M followed a toy with her eyes through 180º horizontally. Her tracking of the toy vertically was limited by her poor head control. She made eye contact when spoken to. (b) Hearing
M appears to be able to hear and responds when spoken to, she turns her head to locate a noisy toy.
(c) Speech and oro-motion function
M is not able to speak and has limited vocalisation. She drools all the time, has poor lip closure and is only able to eat very soft food. She appears to understand basic instructions. (d) Postural tone
M has globally increased tone which is moderate. Tone increases with effort, an element of dystonia is present as well. I would classify M as having moderate spastic quadriplegia. (e) Head and neck
M’s head control is very limited and she is unable to maintain her head in midline while supported in sitting. While supine she is able to turn her head from side to side. She is unable to lift her head off the bed when lying on her back. When placed prone she did not lift her head or attempt to turn it. Range of movement of the neck was normal except for a 20% decrease in lateral flexion bilaterally.”  What follows is part of the interaction between plaintiffs’ counsel and Potterton. “Did anybody ask her to lift her head: - Yes we did.
Who did that: - When she was placed in prone and we asked her to lift her head and requested her Mom to ask her; we also had the toy that she had shown an interest in which we rattled in front of her and asked her Mom to ask her to lift her head and look at the toy and she did not do it.
Why not record that in your report. Is there any reason for that? - No, there is not.
You also did not record that you asked her mother if she could ask her to lift her head in the prone position. You see that? - I see that.
Why did you not record it? - I am not sure why. Why did you not record it? ---- I am not sure why we – why I did not record it but I just know that whenever we do an assessment our aim is to get the child’s optimal functions. So we will do whatever we can to get the child to do as much as they can do. So certainly we would never just put them on their stomach and then record that they cannot do something that we have not asked them to do it and given them time and instructions to do what we want to do. So I am sure I did not record it because I take it for granted that that is what we would do. That you do not ….. [Intervene].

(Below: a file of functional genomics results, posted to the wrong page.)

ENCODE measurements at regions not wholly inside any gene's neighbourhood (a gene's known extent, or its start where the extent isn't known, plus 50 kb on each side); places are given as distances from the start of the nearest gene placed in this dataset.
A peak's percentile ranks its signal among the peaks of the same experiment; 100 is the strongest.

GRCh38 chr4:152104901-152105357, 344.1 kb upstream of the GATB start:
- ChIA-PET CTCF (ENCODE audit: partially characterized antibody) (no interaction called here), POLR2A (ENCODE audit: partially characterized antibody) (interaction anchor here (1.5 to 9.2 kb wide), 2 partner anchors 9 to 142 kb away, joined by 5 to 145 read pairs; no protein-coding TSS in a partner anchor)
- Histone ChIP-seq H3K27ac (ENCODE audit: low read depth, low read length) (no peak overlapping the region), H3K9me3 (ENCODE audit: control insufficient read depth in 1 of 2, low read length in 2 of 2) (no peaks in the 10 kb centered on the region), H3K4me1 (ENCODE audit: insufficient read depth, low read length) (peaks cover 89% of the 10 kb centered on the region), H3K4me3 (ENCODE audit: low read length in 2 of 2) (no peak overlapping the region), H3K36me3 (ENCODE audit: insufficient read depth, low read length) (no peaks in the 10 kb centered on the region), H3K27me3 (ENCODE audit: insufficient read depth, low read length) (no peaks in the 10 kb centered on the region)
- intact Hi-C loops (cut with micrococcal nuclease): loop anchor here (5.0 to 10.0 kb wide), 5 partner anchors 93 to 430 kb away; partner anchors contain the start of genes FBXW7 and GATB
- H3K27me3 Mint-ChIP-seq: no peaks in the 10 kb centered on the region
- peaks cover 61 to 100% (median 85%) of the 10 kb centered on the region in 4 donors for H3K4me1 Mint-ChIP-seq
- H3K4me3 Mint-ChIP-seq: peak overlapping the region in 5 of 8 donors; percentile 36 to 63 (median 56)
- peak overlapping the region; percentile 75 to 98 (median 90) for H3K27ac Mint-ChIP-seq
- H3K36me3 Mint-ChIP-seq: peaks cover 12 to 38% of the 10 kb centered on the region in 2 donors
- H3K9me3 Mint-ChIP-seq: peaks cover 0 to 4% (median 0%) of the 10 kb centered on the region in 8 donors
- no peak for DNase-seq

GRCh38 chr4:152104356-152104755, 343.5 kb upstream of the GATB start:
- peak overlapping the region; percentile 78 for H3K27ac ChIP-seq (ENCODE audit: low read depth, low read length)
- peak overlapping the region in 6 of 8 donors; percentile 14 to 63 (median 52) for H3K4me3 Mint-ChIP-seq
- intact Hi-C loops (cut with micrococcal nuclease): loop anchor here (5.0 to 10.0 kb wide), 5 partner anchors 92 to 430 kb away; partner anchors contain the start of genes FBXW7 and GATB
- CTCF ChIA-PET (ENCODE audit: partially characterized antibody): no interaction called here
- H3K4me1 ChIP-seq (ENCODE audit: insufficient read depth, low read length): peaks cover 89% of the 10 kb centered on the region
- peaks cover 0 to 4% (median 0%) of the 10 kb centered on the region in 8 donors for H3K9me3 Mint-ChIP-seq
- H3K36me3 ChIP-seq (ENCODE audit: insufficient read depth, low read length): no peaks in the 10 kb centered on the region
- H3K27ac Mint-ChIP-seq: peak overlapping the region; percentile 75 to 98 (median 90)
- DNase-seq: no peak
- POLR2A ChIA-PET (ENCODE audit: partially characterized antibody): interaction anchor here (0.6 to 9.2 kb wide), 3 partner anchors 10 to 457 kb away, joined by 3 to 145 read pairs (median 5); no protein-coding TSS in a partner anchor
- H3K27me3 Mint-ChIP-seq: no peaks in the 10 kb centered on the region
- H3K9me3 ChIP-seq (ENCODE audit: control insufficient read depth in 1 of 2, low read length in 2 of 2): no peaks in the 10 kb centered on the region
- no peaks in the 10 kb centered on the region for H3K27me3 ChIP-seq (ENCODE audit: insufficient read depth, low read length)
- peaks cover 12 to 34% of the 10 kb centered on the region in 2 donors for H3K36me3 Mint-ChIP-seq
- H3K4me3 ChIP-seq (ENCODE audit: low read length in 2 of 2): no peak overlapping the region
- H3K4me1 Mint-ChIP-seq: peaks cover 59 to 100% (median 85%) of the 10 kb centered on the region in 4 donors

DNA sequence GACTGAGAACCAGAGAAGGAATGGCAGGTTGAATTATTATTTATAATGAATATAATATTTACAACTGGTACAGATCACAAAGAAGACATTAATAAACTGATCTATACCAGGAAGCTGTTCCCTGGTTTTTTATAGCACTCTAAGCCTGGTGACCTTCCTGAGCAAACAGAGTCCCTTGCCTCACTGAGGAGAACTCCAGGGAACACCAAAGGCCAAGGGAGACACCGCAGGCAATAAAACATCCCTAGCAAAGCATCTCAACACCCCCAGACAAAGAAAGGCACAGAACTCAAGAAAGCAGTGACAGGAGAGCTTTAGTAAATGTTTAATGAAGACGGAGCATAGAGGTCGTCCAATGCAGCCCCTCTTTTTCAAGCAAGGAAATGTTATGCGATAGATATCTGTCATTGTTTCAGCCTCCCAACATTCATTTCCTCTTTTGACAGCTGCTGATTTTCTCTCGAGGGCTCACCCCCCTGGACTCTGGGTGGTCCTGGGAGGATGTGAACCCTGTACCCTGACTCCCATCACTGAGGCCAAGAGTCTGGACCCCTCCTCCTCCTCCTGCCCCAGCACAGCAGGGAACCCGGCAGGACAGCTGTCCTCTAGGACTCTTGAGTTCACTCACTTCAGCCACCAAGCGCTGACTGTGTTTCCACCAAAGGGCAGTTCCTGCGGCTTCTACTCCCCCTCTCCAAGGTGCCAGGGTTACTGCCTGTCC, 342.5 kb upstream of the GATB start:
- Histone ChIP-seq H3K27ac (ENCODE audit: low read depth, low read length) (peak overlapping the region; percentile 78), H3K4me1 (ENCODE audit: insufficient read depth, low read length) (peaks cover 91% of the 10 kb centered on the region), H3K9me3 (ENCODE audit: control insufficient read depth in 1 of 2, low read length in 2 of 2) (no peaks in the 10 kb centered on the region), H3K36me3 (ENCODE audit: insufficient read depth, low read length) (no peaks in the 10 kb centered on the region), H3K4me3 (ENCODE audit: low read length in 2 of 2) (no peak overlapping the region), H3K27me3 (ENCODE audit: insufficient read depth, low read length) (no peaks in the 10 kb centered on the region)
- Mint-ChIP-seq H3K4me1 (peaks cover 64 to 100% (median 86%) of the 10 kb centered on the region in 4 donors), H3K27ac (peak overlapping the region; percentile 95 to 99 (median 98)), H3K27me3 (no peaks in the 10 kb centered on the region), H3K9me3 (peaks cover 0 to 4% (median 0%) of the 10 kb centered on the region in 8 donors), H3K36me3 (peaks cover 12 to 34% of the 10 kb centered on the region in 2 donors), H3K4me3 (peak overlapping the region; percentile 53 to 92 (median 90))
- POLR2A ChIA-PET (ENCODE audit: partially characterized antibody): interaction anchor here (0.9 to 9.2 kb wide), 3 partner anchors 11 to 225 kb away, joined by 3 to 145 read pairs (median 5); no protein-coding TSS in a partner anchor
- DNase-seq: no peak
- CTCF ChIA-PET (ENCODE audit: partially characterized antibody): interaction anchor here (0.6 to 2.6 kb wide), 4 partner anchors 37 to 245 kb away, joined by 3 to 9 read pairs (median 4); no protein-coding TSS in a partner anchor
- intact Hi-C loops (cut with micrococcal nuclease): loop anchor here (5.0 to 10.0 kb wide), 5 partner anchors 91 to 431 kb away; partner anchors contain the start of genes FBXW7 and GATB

You take it for granted. ---- Yes. That you assess what you have you would never say the child cannot without having asked them to do it.
Do you have an independent recollection that M’s mother was specifically asked to ask her to lift her head or is that what you think had happened? --- I recall that, because we tried quite hard to get her to lift her head. So in this instance I recall that she was placed in prone and that Ms Hill was holding the toy and rattling it. We asked her to lift her head and then asked her mother to ask her.
You also did not record here that you tried very, very hard to get her to lift her head. Is that correct? --- That is correct.
You did not record … [intervene] --- No, I did not record.
Did you mention in the clinical notes you took on that very day as and when you went along the assessment, did you mention and report in the clinical notes that you tried very, very hard to get her to lift her head? --- I do not think I did. Well, can I put it differently you did not mention it. Let us – I mean you have the notes. You made it available to us. Is it correct that you did not record it in your notes? --- I would have to check it and verify it.
Check it, please. ---- I can do that. No, I did not record it.
Just keep it open on that page. Did you mention in your notes …[intervene]
COURT: Just a minute. Did you mention in your notes?
ADV STRYDOM: That you used a toy held by Ms Hill to try and get her to lift her head? --- No, I did not.
Did you mention in your notes that you asked Mrs Gwambe to also try to get her to lift her head? --- No, I did not.
Did you say in your notes, and I want you to listen very carefully, that she is unable, in other words did you word M is unable to lift her head? --- No, I did not. I said she did not lift her head.
You said she did not. Now why did you not record all of that that I have now raised?
COURT: Mr Strydom, what is the difference between she is not able to lift head, and she did not lift head?
After responding to the interjection by the court, counsel continued. ADV STRYDOM: Why did you not record those things in your notes?